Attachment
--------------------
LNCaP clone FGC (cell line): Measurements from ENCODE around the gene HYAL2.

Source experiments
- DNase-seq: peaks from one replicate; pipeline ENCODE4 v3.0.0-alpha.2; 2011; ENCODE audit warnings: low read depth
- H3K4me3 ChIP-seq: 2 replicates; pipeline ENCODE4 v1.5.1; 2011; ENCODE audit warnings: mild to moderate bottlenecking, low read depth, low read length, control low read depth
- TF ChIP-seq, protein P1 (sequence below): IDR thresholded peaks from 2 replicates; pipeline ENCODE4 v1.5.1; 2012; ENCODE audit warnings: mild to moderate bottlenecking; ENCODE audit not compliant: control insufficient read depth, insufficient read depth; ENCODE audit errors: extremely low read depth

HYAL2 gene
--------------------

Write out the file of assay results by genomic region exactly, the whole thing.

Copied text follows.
LNCaP clone FGC (cell line): Measurements from ENCODE around the gene HYAL2.

Source experiments
- DNase-seq: peaks from one replicate; pipeline ENCODE4 v3.0.0-alpha.2; 2011; ENCODE audit warnings: low read depth
- H3K4me3 ChIP-seq: 2 replicates; pipeline ENCODE4 v1.5.1; 2011; ENCODE audit warnings: mild to moderate bottlenecking, low read depth, low read length, control low read depth
- TF ChIP-seq, protein P1 (sequence below): IDR thresholded peaks from 2 replicates; pipeline ENCODE4 v1.5.1; 2012; ENCODE audit warnings: mild to moderate bottlenecking; ENCODE audit not compliant: control insufficient read depth, insufficient read depth; ENCODE audit errors: extremely low read depth

HYAL2 gene